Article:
Coakley’s opponent, conservative Republican State Senator Scott Brown, has been running a Tea Bagger-style “populist” campaign.
Poll results differ substantially as the campaign winds down, but all show a close race. Thus Diebold, a thoroughly tainted player with deep Republican roots, could hold the key to the election by shifting the outcome in just a few key precincts.
After internet-based reporting broke the story of the stolen 2004 election, thousands of election-protection activists turned out to monitor the 2008 vote count. Among other things, careful exit polling was done to provide a close reality check on official vote counts. Poll monitors interviewed voters and carefully scrutinized voting procedures and how ballots were handled and counted.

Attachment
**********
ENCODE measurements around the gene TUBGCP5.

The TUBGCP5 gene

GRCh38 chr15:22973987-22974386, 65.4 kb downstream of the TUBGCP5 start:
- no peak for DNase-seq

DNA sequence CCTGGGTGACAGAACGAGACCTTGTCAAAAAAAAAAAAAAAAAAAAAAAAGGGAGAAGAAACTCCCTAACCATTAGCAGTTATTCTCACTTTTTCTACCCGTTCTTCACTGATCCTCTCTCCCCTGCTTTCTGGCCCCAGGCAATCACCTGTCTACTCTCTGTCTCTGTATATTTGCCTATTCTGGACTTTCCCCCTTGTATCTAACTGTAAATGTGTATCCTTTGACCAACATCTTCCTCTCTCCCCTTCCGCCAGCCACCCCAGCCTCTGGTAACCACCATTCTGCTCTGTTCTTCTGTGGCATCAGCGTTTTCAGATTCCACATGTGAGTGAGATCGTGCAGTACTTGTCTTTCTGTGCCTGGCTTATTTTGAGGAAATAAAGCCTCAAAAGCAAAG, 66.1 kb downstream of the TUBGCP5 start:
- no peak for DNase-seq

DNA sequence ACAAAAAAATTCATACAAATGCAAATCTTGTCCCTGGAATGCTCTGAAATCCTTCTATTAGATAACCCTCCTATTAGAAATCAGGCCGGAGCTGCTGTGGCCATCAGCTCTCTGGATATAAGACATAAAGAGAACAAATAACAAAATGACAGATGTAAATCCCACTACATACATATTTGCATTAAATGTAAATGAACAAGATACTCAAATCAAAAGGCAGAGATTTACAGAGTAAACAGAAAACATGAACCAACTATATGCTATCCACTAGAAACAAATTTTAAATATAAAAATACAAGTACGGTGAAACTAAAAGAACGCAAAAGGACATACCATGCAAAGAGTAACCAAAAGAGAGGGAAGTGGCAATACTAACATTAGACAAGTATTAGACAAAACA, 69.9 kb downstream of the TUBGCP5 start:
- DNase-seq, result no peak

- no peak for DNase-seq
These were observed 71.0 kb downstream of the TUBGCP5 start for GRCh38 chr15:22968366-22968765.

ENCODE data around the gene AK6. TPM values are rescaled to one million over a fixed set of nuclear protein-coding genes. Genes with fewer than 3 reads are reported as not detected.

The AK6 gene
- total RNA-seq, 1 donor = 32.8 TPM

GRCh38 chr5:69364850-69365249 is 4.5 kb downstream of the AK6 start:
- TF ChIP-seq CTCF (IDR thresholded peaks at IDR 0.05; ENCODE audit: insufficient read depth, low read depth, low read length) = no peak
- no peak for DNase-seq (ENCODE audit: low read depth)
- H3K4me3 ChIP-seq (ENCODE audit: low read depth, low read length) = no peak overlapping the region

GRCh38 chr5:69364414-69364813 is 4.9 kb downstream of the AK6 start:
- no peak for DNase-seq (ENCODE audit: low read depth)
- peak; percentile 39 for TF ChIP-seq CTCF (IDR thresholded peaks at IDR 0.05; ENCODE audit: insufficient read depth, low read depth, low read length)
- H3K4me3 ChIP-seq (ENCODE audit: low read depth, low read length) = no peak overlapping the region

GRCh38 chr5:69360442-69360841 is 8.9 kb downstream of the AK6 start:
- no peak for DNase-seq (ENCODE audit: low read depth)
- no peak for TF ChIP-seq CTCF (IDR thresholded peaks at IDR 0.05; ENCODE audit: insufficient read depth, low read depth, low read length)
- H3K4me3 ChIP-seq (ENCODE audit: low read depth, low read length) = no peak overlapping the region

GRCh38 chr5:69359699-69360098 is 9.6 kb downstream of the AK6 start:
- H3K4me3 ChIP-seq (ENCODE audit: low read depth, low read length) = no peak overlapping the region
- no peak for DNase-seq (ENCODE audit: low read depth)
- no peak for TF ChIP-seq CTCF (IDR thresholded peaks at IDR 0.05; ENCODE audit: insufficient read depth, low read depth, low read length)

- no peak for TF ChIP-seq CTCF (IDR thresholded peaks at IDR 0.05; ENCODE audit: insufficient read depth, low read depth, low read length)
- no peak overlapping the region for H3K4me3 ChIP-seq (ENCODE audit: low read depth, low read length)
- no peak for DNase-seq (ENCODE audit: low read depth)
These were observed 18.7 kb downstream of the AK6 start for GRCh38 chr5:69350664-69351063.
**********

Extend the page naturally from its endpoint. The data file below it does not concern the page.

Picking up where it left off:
Often overlooked are voter registration manipulations, which were used in Ohio and elsewhere to strip hundreds of thousands of voters of their right to cast a ballot. In Ohio alone, more than 300,000 legally registered voters were electronically removed from the voter rolls between the 2000 and 2004 elections. Most were in heavily Democratic urban areas.
In 2008, the Free Press found that the number of purged Ohio voters jumped to more than a million.
Thus the fact that the electoral apparatus in Massachusetts is apparently in the hands of Democrats may not matter. Private vendors like LHS and Diebold have the actual control over the final numbers.
In Massachusetts, a recount only occurs if the final results are less than half of one percent, and as election reform activist John Bonifaz points out, Massachusetts does not require random audits of the computerized vote counting machines to compare the computer results to the optical scan ballots marked by the voters. Bonifaz notes that in the Al Franken-Norm Coleman Minnesota Senate race in 2008, “everything was ultimately hand-counted.” The problem in Massachusetts hinges on whether the race is close enough to trigger a recount, which candidates can petition for within 30 days.